Report ready for work at the laundry.

Wilson Daily Times, 18 August 1920.

Asa and A. Edward Bishop were proprietors of Carolina Laundry. In 1920, they placed a want ad for ten or more African-American women to work in their plant at 235-237 South Tarboro Street. Laundering clothes was work primarily reserved for Black women in the South, though most worked from home rather than in a laundry. White families would drop their soiled clothes and linens at the laundress’ house, then return to pick up clean bundles. Though grueling work, many women preferred “taking in washing and ironing” to working as domestics in the homes and under the watchful (or wandering) eye of an employer.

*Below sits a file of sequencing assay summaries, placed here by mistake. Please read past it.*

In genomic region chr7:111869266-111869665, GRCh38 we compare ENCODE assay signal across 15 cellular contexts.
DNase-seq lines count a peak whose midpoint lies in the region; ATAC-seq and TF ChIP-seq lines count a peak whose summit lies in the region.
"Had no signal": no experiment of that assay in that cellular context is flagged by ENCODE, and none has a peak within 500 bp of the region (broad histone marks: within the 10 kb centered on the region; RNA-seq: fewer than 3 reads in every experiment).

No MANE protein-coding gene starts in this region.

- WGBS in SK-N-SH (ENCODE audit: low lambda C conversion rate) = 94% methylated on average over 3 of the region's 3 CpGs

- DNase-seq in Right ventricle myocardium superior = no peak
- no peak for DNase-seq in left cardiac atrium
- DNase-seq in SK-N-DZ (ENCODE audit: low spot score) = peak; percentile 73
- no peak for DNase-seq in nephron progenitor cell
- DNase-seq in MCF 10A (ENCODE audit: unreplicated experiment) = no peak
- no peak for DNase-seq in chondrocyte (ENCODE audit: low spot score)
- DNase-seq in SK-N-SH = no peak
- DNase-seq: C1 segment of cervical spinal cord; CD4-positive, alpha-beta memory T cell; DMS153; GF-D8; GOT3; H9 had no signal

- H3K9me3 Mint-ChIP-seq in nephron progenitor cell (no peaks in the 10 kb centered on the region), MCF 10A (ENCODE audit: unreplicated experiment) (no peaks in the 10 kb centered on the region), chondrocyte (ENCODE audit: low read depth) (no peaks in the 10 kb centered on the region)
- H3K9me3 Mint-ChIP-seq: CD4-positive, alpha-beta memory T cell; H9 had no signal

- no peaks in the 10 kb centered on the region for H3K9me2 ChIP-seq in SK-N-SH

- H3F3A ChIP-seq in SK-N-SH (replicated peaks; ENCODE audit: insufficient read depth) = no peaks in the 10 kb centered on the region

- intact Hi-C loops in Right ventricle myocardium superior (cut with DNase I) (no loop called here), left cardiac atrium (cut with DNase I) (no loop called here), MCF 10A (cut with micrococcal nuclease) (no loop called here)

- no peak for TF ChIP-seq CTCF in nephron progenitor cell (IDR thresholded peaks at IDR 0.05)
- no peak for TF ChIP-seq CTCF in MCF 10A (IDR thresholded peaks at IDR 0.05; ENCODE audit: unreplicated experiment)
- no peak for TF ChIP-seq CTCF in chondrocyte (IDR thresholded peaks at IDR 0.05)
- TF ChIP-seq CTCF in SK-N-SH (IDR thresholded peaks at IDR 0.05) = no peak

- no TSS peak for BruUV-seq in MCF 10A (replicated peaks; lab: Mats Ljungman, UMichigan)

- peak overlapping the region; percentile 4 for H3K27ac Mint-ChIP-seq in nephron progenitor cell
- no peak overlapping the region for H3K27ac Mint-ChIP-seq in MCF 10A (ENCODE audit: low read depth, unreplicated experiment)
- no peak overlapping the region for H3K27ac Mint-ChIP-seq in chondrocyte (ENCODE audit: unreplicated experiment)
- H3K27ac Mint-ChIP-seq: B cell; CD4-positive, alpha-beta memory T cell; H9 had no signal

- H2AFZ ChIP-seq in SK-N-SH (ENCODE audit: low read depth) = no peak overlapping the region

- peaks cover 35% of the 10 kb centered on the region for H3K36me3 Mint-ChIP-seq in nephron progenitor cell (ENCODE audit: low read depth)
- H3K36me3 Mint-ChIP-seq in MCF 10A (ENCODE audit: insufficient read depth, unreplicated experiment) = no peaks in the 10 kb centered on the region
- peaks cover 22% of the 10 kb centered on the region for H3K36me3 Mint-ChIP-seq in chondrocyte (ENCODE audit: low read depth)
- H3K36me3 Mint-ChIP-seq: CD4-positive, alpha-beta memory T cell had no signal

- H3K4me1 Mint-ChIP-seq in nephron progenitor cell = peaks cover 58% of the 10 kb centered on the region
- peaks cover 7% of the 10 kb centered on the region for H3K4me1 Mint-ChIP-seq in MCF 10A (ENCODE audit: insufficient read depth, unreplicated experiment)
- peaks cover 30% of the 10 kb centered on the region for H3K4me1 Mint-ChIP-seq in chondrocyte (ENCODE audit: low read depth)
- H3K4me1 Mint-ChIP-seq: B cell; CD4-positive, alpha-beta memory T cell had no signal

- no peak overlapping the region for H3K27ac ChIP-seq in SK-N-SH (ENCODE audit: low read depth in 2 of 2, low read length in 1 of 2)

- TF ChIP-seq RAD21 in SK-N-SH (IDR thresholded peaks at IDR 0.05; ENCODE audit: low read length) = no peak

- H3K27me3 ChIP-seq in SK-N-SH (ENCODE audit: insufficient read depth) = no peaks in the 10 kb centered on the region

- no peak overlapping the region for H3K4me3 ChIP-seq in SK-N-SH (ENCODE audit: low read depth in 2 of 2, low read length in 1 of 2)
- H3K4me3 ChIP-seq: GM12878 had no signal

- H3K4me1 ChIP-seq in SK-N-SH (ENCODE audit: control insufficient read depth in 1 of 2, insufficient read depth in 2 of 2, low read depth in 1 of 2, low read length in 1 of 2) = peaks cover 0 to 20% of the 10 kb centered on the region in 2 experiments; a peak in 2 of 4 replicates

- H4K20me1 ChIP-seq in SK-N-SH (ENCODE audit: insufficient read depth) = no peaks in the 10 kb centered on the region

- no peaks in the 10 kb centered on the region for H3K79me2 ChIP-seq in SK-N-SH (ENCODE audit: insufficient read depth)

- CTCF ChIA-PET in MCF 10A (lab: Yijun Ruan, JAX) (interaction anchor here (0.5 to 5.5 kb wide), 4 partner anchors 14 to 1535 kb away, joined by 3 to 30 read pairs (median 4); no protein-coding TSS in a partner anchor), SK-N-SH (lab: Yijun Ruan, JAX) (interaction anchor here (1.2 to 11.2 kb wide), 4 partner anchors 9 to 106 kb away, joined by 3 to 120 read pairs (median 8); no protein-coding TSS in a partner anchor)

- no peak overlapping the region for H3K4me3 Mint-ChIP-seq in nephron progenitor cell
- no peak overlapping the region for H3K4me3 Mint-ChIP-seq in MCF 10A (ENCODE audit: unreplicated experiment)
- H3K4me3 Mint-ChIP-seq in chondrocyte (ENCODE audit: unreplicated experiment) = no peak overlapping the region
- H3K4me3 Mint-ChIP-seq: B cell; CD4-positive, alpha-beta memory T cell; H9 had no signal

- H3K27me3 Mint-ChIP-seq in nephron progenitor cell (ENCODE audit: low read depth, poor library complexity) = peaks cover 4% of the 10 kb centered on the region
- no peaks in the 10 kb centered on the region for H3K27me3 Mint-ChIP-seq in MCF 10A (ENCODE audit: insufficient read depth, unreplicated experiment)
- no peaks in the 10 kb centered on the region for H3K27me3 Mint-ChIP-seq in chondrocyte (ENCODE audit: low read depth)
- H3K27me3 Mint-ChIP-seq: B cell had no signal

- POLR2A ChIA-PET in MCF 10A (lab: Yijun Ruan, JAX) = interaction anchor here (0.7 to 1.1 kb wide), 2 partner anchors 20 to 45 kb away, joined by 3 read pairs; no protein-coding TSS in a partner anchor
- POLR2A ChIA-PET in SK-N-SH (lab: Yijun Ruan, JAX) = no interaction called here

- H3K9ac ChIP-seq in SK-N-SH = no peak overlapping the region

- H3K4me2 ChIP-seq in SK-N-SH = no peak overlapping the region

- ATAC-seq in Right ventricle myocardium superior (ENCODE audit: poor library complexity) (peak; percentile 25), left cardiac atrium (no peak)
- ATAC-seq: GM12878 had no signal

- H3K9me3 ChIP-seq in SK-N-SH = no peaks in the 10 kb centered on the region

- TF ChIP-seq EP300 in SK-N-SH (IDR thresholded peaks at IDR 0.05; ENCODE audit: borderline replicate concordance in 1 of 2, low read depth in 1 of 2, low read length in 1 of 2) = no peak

Sanborn fire insurance map, Wilson, N.C. (1922).

Clipping courtesy of J. Robert Boykin III.

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